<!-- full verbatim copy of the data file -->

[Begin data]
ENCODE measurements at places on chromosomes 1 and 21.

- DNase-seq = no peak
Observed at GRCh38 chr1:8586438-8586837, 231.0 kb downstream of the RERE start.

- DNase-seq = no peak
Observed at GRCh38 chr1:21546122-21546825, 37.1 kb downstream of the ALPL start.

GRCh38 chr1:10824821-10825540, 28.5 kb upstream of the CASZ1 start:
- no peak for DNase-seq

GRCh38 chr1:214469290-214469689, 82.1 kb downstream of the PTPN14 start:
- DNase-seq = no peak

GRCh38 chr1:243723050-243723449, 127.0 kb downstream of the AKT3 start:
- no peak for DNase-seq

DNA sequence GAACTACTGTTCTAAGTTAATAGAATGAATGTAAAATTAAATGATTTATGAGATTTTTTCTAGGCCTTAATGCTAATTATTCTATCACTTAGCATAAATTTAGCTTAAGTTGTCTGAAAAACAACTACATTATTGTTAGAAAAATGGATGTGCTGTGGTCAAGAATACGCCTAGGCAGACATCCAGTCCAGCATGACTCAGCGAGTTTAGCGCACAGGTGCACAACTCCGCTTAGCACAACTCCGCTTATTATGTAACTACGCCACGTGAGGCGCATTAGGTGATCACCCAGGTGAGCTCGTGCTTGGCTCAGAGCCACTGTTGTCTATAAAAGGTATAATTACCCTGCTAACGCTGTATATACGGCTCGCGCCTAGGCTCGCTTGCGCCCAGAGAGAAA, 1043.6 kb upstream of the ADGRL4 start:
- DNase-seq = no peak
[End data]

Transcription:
ENCODE measurements at places on chromosomes 1 and 21.

- DNase-seq = no peak
Observed at GRCh38 chr1:8586438-8586837, 231.0 kb downstream of the RERE start.

- DNase-seq = no peak
Observed at GRCh38 chr1:21546122-21546825, 37.1 kb downstream of the ALPL start.

GRCh38 chr1:10824821-10825540, 28.5 kb upstream of the CASZ1 start:
- no peak for DNase-seq

GRCh38 chr1:214469290-214469689, 82.1 kb downstream of the PTPN14 start:
- DNase-seq = no peak

GRCh38 chr1:243723050-243723449, 127.0 kb downstream of the AKT3 start:
- no peak for DNase-seq

DNA sequence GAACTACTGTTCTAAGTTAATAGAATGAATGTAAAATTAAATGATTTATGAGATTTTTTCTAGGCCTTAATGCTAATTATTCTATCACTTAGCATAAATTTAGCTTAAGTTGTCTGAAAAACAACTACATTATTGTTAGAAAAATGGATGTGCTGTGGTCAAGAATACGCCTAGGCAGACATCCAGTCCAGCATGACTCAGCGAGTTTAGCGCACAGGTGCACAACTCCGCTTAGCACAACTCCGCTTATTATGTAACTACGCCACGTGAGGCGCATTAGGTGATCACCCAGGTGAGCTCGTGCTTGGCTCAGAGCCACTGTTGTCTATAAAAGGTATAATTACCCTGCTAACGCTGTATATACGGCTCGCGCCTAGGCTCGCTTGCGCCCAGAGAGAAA, 1043.6 kb upstream of the ADGRL4 start:
- DNase-seq = no peak